What you don't know about your kids' experience of bullying

Tina Meier, Executive Director of the Megan Meier Foundation, explains what parents might not understand about their children's experiences of bullying
Parenting Advice | What you don't know about your kids' experiences of bullying
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What you don't know about your kids' experience of bullying

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I think that many times parents are surprised really in two different ways. One way a parent is surprised is when they find out their children has taken part in it. Many times we want to say, well not my child. There's way. They don't do that. They're nice. They hang out with these kids. They would never do that. I've taught them better. And I think sometimes parents are surprised by it. But at the end of the day, our child is imperfect. They're not perfect. They do make mistakes. And from that, I think it's a place to stop, take a deep breath, and realize that from that mistake they can learn. I think that many times many parents are surprised their child is maybe getting in trouble but maybe they are the ones that stood up. Maybe they are the ones that took a stand in a situation. And what happens is sometimes in schools we will hear about students who stood up, but they will get in trouble because it's mind your own business, keep your hands to yourself, don't worry about other people if it has nothing to do with you. And when parents find out about these children sometimes they're surprised and they're happy. And then sometimes they're also, listen, I appreciate you doing it, but you've got to follow what the school says. Mind your own business. They'll ask for help. And so I think in both ways parents can be surprised. But I think at the end of the day parents have to realize that we were not given a golden rule book as a parent. We are going to make mistakes as parents. But many times if we stop and take a deep breath and realize it's not the end of the world and take small opportune times to work with our children we can get through those much easier than the panicking and the yelling and the screaming and the grounding.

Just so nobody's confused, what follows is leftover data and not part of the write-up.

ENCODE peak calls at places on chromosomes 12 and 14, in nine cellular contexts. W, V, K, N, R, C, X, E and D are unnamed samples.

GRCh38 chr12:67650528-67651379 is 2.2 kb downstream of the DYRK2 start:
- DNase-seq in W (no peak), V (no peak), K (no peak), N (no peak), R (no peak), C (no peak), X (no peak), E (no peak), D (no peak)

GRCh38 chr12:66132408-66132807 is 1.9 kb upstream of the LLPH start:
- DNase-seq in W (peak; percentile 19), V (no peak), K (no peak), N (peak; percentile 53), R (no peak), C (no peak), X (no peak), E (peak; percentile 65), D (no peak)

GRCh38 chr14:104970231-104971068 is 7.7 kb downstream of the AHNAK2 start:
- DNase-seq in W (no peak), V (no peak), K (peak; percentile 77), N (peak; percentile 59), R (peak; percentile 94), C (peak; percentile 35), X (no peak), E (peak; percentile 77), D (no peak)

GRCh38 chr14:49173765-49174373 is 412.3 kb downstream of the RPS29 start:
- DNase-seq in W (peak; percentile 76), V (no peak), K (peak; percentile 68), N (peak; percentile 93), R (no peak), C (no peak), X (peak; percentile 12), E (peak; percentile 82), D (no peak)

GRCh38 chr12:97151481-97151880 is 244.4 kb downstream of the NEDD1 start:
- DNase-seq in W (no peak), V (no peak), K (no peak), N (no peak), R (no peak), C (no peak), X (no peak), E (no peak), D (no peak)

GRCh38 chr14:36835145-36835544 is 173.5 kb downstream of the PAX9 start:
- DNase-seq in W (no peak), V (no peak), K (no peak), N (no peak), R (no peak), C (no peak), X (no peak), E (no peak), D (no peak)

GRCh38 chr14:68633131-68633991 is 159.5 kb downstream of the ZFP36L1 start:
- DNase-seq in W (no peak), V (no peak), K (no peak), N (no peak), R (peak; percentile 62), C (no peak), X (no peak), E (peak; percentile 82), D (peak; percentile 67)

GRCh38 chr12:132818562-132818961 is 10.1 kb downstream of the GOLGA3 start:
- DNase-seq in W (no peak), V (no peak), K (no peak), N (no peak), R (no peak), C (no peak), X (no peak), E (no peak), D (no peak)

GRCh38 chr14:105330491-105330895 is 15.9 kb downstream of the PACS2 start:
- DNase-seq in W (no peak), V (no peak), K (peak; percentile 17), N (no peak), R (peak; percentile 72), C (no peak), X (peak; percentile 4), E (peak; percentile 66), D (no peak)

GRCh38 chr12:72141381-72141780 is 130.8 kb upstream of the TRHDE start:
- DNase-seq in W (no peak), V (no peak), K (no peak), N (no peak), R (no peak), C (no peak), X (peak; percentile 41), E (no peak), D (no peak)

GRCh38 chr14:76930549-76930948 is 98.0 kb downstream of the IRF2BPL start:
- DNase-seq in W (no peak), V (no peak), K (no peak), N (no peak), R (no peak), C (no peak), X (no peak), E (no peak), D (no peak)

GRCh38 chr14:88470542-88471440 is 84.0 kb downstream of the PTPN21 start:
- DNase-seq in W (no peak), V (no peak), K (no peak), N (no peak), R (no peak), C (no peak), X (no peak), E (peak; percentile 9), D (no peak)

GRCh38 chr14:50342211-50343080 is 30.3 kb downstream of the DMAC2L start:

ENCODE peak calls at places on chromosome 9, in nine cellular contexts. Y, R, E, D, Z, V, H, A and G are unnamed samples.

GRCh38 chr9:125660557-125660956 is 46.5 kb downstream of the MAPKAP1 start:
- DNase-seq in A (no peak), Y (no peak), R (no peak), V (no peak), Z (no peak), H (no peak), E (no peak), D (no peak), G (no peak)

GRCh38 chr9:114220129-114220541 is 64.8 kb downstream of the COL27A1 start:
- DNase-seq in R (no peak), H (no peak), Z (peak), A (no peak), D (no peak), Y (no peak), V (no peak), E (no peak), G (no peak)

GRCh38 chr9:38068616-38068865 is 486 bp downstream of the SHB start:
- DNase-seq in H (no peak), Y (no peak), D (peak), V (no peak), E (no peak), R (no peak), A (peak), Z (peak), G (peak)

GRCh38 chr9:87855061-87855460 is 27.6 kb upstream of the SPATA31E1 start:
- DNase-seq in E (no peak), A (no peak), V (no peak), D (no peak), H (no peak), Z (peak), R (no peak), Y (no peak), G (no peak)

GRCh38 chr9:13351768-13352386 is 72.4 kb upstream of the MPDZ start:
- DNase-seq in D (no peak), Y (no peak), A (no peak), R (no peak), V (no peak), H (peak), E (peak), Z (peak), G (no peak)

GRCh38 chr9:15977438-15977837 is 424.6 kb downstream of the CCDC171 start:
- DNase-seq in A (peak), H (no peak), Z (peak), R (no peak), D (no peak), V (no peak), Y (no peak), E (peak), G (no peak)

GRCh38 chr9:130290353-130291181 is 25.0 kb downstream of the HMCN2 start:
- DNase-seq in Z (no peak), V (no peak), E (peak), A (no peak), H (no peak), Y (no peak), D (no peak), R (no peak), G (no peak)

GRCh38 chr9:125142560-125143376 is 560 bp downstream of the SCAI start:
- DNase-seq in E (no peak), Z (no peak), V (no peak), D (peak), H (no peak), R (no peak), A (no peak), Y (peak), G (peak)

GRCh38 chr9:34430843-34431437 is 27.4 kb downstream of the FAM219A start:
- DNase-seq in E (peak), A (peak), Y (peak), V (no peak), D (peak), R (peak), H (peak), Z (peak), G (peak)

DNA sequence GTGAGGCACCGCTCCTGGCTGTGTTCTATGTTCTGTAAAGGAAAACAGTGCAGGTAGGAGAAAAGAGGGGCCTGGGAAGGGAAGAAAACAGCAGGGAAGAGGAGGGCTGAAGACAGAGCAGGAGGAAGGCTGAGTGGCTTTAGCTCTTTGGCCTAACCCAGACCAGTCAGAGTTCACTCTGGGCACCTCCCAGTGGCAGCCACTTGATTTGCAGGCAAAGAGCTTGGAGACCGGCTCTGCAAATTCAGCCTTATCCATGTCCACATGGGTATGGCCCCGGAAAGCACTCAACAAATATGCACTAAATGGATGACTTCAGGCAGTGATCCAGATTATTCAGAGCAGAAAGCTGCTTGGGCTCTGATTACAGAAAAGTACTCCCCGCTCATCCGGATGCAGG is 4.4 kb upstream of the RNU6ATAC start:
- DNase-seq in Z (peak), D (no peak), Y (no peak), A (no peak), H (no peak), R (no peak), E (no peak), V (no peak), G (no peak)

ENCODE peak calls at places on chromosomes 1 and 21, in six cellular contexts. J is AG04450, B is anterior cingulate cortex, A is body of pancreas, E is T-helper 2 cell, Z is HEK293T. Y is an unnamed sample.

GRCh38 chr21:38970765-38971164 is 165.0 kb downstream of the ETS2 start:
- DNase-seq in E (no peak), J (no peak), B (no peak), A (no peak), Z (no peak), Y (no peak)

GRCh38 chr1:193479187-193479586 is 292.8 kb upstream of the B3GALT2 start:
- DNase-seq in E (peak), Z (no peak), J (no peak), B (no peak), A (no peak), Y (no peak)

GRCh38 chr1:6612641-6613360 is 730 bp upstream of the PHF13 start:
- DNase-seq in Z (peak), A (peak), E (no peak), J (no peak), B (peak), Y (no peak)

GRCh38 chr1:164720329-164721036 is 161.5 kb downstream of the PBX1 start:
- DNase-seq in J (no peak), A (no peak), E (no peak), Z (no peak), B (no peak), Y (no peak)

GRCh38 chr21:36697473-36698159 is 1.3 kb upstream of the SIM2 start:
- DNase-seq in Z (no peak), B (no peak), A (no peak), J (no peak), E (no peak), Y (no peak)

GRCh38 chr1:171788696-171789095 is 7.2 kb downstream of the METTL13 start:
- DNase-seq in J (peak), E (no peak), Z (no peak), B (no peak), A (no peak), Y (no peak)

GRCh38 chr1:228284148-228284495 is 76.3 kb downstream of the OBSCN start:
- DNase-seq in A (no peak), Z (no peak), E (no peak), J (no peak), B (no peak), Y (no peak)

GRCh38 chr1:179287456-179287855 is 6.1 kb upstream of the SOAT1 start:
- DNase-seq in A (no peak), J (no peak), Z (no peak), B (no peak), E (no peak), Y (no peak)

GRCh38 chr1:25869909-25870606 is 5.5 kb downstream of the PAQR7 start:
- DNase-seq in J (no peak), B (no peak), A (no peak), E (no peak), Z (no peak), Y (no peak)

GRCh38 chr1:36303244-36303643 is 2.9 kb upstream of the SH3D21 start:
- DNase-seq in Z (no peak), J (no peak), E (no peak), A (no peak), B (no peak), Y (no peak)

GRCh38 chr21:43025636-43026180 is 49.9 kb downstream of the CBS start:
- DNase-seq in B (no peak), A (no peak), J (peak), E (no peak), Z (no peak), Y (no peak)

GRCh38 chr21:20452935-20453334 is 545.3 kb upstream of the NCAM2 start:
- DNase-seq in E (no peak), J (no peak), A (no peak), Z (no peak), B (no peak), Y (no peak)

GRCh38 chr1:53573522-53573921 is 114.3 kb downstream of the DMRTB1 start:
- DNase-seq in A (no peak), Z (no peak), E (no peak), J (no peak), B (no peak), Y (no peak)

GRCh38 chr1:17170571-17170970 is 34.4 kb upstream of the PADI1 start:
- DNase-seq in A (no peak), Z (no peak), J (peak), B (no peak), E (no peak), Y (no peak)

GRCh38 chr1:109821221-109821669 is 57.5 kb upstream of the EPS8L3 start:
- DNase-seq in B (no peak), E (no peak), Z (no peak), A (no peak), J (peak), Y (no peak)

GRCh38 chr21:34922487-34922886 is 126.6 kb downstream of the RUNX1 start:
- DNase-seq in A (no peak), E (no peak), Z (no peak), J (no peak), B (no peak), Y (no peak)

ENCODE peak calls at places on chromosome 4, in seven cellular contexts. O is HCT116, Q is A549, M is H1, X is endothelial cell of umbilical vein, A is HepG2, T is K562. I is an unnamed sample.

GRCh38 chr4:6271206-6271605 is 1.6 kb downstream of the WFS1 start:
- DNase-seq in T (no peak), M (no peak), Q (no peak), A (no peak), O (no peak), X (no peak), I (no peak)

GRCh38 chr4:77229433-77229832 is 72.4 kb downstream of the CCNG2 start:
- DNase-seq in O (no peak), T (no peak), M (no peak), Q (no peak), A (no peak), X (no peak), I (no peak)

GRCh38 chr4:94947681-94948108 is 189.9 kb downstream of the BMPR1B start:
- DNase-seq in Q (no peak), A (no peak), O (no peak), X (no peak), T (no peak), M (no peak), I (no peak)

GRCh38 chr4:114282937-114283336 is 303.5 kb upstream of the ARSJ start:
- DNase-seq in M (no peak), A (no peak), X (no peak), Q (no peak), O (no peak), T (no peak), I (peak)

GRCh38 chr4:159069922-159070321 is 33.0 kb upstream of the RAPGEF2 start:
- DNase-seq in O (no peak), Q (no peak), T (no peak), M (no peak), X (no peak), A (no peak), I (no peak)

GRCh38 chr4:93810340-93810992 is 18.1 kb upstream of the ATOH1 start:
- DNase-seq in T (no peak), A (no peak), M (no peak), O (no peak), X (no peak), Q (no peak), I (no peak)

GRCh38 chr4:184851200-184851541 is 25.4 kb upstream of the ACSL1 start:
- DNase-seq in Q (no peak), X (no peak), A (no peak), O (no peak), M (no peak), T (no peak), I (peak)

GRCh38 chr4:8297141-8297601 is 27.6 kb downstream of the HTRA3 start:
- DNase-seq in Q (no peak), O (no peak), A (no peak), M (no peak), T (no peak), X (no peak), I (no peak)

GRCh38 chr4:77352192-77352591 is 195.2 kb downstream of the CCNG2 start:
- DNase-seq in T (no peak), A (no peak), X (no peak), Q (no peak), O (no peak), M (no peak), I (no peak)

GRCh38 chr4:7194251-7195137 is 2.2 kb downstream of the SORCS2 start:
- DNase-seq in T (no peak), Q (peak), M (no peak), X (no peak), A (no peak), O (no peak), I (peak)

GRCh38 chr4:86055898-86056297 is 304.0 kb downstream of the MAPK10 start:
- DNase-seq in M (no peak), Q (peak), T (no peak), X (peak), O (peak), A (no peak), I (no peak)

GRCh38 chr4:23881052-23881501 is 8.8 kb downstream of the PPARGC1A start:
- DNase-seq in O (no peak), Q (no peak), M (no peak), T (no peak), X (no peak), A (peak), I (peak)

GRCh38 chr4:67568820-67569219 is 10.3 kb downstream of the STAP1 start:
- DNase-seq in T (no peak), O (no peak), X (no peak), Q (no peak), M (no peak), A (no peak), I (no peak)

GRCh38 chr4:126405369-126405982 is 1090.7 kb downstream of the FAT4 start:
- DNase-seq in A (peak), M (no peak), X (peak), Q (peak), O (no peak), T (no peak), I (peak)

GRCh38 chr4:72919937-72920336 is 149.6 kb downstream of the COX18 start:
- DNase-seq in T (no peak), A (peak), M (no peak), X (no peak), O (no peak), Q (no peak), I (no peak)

Tina Meier, Executive Director of the Megan Meier Foundation, explains what parents might not understand about their children's experiences of bullying

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Tina Meier

Executive Director

Tina Meier is an internationally recognized expert on bullying, cyberbullying, internet safety, conflict resolution, the roles of parents and educators, sexting, and suicide awareness and prevention.

On October 16, 2006, Tina Meier’s life took a devastating turn when her 13 year old daughter, Megan Taylor Meier, took her own life. All attempts were made to save Megan, but unfortunately Megan passed away on October 17, 2006, just weeks from her 14th birthday.